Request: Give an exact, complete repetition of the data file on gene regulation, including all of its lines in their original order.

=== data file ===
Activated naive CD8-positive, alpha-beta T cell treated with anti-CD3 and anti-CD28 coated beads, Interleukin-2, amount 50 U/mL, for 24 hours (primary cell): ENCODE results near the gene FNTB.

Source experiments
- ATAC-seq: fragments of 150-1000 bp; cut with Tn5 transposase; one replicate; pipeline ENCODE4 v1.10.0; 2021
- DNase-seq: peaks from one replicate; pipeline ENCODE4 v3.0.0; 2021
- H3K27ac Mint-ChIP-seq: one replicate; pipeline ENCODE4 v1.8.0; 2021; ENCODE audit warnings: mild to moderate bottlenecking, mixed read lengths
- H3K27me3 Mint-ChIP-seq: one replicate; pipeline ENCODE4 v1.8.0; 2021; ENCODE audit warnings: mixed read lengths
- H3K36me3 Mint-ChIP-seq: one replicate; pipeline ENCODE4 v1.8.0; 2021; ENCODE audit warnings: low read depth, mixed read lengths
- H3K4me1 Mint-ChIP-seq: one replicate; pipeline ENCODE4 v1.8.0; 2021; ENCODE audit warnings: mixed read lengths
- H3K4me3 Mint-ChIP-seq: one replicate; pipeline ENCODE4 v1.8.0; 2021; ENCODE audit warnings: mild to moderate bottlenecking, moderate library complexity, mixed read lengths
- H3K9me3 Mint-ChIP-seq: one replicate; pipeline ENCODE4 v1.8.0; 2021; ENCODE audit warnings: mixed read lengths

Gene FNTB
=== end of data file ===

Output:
Activated naive CD8-positive, alpha-beta T cell treated with anti-CD3 and anti-CD28 coated beads, Interleukin-2, amount 50 U/mL, for 24 hours (primary cell): ENCODE results near the gene FNTB.

Source experiments
- ATAC-seq: fragments of 150-1000 bp; cut with Tn5 transposase; one replicate; pipeline ENCODE4 v1.10.0; 2021
- DNase-seq: peaks from one replicate; pipeline ENCODE4 v3.0.0; 2021
- H3K27ac Mint-ChIP-seq: one replicate; pipeline ENCODE4 v1.8.0; 2021; ENCODE audit warnings: mild to moderate bottlenecking, mixed read lengths
- H3K27me3 Mint-ChIP-seq: one replicate; pipeline ENCODE4 v1.8.0; 2021; ENCODE audit warnings: mixed read lengths
- H3K36me3 Mint-ChIP-seq: one replicate; pipeline ENCODE4 v1.8.0; 2021; ENCODE audit warnings: low read depth, mixed read lengths
- H3K4me1 Mint-ChIP-seq: one replicate; pipeline ENCODE4 v1.8.0; 2021; ENCODE audit warnings: mixed read lengths
- H3K4me3 Mint-ChIP-seq: one replicate; pipeline ENCODE4 v1.8.0; 2021; ENCODE audit warnings: mild to moderate bottlenecking, moderate library complexity, mixed read lengths
- H3K9me3 Mint-ChIP-seq: one replicate; pipeline ENCODE4 v1.8.0; 2021; ENCODE audit warnings: mixed read lengths

Gene FNTB